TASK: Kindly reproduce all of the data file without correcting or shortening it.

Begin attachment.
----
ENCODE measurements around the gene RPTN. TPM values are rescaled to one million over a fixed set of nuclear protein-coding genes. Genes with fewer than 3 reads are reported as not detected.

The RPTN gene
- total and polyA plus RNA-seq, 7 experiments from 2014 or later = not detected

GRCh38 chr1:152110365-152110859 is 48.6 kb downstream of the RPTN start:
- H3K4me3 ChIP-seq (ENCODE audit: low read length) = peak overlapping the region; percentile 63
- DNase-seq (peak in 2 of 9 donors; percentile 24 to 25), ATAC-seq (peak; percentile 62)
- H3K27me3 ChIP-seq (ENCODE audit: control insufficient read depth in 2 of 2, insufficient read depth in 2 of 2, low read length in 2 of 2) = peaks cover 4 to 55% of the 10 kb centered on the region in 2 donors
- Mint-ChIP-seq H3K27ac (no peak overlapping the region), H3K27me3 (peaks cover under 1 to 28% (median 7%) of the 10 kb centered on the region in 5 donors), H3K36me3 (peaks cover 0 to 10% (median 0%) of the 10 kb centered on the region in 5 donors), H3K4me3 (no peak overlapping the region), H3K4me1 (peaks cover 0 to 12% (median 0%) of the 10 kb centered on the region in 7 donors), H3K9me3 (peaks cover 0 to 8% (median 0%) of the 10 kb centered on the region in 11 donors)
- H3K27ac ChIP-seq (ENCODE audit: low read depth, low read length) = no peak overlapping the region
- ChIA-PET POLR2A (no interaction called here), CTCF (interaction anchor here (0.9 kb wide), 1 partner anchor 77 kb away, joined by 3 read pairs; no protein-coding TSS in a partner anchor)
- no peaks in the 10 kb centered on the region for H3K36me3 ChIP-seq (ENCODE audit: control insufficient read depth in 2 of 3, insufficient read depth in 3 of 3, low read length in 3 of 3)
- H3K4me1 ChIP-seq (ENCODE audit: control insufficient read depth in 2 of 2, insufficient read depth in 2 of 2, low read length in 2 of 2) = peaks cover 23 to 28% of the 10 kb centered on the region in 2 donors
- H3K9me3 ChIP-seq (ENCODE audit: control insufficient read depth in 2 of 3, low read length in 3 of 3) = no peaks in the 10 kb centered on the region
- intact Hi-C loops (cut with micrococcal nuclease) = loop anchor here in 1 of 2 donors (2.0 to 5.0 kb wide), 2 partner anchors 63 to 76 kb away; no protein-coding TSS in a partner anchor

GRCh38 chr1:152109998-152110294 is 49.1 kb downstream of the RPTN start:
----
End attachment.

ENCODE measurements around the gene RPTN. TPM values are rescaled to one million over a fixed set of nuclear protein-coding genes. Genes with fewer than 3 reads are reported as not detected.

The RPTN gene
- total and polyA plus RNA-seq, 7 experiments from 2014 or later = not detected

GRCh38 chr1:152110365-152110859 is 48.6 kb downstream of the RPTN start:
- H3K4me3 ChIP-seq (ENCODE audit: low read length) = peak overlapping the region; percentile 63
- DNase-seq (peak in 2 of 9 donors; percentile 24 to 25), ATAC-seq (peak; percentile 62)
- H3K27me3 ChIP-seq (ENCODE audit: control insufficient read depth in 2 of 2, insufficient read depth in 2 of 2, low read length in 2 of 2) = peaks cover 4 to 55% of the 10 kb centered on the region in 2 donors
- Mint-ChIP-seq H3K27ac (no peak overlapping the region), H3K27me3 (peaks cover under 1 to 28% (median 7%) of the 10 kb centered on the region in 5 donors), H3K36me3 (peaks cover 0 to 10% (median 0%) of the 10 kb centered on the region in 5 donors), H3K4me3 (no peak overlapping the region), H3K4me1 (peaks cover 0 to 12% (median 0%) of the 10 kb centered on the region in 7 donors), H3K9me3 (peaks cover 0 to 8% (median 0%) of the 10 kb centered on the region in 11 donors)
- H3K27ac ChIP-seq (ENCODE audit: low read depth, low read length) = no peak overlapping the region
- ChIA-PET POLR2A (no interaction called here), CTCF (interaction anchor here (0.9 kb wide), 1 partner anchor 77 kb away, joined by 3 read pairs; no protein-coding TSS in a partner anchor)
- no peaks in the 10 kb centered on the region for H3K36me3 ChIP-seq (ENCODE audit: control insufficient read depth in 2 of 3, insufficient read depth in 3 of 3, low read length in 3 of 3)
- H3K4me1 ChIP-seq (ENCODE audit: control insufficient read depth in 2 of 2, insufficient read depth in 2 of 2, low read length in 2 of 2) = peaks cover 23 to 28% of the 10 kb centered on the region in 2 donors
- H3K9me3 ChIP-seq (ENCODE audit: control insufficient read depth in 2 of 3, low read length in 3 of 3) = no peaks in the 10 kb centered on the region
- intact Hi-C loops (cut with micrococcal nuclease) = loop anchor here in 1 of 2 donors (2.0 to 5.0 kb wide), 2 partner anchors 63 to 76 kb away; no protein-coding TSS in a partner anchor

GRCh38 chr1:152109998-152110294 is 49.1 kb downstream of the RPTN start: